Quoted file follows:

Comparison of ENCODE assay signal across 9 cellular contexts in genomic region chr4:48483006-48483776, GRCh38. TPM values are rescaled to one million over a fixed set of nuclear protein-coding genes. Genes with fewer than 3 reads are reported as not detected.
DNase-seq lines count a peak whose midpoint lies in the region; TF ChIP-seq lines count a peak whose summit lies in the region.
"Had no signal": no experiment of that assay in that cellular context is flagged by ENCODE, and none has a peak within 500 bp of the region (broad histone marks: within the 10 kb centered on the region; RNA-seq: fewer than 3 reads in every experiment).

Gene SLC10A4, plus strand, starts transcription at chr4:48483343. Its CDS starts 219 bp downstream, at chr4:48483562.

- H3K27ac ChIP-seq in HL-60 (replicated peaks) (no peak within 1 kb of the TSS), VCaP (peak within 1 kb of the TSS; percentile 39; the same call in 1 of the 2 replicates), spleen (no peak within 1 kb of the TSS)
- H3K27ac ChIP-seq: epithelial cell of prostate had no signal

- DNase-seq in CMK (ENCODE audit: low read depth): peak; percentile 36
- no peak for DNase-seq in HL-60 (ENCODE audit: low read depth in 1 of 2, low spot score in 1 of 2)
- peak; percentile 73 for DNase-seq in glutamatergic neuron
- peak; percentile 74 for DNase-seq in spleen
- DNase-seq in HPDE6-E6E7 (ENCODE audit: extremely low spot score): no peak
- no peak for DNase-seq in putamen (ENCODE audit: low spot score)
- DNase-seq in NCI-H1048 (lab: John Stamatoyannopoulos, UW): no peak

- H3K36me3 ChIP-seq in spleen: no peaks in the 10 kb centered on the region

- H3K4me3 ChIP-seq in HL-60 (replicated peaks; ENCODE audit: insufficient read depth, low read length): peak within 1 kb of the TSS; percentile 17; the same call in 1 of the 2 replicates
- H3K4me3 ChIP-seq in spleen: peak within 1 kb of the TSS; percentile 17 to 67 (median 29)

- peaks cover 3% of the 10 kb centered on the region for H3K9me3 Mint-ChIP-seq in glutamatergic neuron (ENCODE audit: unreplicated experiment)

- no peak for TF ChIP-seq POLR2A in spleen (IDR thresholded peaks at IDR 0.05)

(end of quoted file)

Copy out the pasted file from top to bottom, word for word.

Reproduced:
Comparison of ENCODE assay signal across 9 cellular contexts in genomic region chr4:48483006-48483776, GRCh38. TPM values are rescaled to one million over a fixed set of nuclear protein-coding genes. Genes with fewer than 3 reads are reported as not detected.
DNase-seq lines count a peak whose midpoint lies in the region; TF ChIP-seq lines count a peak whose summit lies in the region.
"Had no signal": no experiment of that assay in that cellular context is flagged by ENCODE, and none has a peak within 500 bp of the region (broad histone marks: within the 10 kb centered on the region; RNA-seq: fewer than 3 reads in every experiment).

Gene SLC10A4, plus strand, starts transcription at chr4:48483343. Its CDS starts 219 bp downstream, at chr4:48483562.

- H3K27ac ChIP-seq in HL-60 (replicated peaks) (no peak within 1 kb of the TSS), VCaP (peak within 1 kb of the TSS; percentile 39; the same call in 1 of the 2 replicates), spleen (no peak within 1 kb of the TSS)
- H3K27ac ChIP-seq: epithelial cell of prostate had no signal

- DNase-seq in CMK (ENCODE audit: low read depth): peak; percentile 36
- no peak for DNase-seq in HL-60 (ENCODE audit: low read depth in 1 of 2, low spot score in 1 of 2)
- peak; percentile 73 for DNase-seq in glutamatergic neuron
- peak; percentile 74 for DNase-seq in spleen
- DNase-seq in HPDE6-E6E7 (ENCODE audit: extremely low spot score): no peak
- no peak for DNase-seq in putamen (ENCODE audit: low spot score)
- DNase-seq in NCI-H1048 (lab: John Stamatoyannopoulos, UW): no peak

- H3K36me3 ChIP-seq in spleen: no peaks in the 10 kb centered on the region

- H3K4me3 ChIP-seq in HL-60 (replicated peaks; ENCODE audit: insufficient read depth, low read length): peak within 1 kb of the TSS; percentile 17; the same call in 1 of the 2 replicates
- H3K4me3 ChIP-seq in spleen: peak within 1 kb of the TSS; percentile 17 to 67 (median 29)

- peaks cover 3% of the 10 kb centered on the region for H3K9me3 Mint-ChIP-seq in glutamatergic neuron (ENCODE audit: unreplicated experiment)

- no peak for TF ChIP-seq POLR2A in spleen (IDR thresholded peaks at IDR 0.05)